The effect of two intravenous fat emulsions and their components on bilirubin binding to albumin

G. J. Burckart, P. F. Whitington, R. A. Helms

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5 Scopus citations

Abstract

The effect of two intravenous lipid emulsions on the binding of bilirubin to albumin was investigated in vitro. Various concentrations of a soybean (Intralipid) or a safflower (Liposyn) oil emulsion in 0.48 mM albumin were assayed for changes in bilirubin displacement using Sephadex G-25 gel filtration and for alterations of albumin reserve binding capacity by a novel difference spectroscopy technique. Two major components of the emulsions, glycerol and egg phosphatides, were also assayed by difference spectroscopy. A significant enhancement of the total reserve bilirubin binding capacity of albumin was noted with concentrations of 200 to 500 mg/100 ml lipid emulsion using difference spectroscopy. Using salicylate to block secondary albumin binding sites for bilirubin, reserve bilirubin binding capacity at nonsalicylate competitive sites was shown to have increased (maximum 61%) over the range of 50 to 1000 mg/100 ml lipid emulsion. Only changes in nonsalicylate competitive binding sites could be detected at concentrations normally achieved in vivo. Egg phosphatides had little effect and glycerol decreased reserve bilirubin binding capacity. Sephadex studies were unable to detect any significant change in bilirubin retained on the column with 50 or 500 mg/100 ml lipid emulsion at any bilirubin/albumin ratio. The enhancement of reserve bilirubin binding capacity caused by lipid emulsions is mediated through changes in nonsalicylate competitive albumin binding sites. Product differences demonstrated in vitro point out the complexity of their effects on bilirubin/albumin binding and the necessity for in vivo investigations with structurally different nutritional products designed for use in newborns.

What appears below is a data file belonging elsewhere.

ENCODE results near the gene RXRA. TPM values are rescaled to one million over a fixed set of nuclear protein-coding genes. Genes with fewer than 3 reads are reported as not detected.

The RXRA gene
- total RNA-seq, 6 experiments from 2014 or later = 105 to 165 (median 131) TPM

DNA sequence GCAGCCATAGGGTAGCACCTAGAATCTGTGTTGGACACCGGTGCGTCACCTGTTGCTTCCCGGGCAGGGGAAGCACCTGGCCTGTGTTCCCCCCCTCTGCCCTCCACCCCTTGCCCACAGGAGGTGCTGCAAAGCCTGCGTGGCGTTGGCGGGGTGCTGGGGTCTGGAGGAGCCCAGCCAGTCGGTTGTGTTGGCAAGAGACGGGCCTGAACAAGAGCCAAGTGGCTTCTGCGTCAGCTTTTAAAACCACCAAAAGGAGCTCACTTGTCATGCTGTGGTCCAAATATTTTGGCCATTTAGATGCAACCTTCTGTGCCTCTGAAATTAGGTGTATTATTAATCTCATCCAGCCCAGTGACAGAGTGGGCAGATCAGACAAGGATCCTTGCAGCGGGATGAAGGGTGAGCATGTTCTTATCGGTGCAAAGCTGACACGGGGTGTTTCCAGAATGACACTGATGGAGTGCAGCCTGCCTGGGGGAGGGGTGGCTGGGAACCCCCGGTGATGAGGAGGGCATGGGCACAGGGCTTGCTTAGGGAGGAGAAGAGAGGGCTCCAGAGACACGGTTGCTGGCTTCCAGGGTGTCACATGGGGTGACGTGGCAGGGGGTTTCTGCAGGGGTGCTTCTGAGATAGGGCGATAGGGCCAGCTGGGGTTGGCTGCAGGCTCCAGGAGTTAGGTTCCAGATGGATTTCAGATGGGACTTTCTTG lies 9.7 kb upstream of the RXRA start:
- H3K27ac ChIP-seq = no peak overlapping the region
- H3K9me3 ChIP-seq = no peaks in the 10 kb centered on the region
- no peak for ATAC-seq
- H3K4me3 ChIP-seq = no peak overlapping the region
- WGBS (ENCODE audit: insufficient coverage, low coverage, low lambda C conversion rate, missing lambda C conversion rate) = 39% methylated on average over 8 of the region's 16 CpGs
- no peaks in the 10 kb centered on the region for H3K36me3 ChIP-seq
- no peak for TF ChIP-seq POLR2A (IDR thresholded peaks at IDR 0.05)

Original languageEnglish (US)
Pages (from-to)521-526
Number of pages6
JournalAmerican Journal of Clinical Nutrition
Volume36
Issue number3
DOIs
StatePublished - 1982

ASJC Scopus subject areas

  • Medicine (miscellaneous)
  • Nutrition and Dietetics

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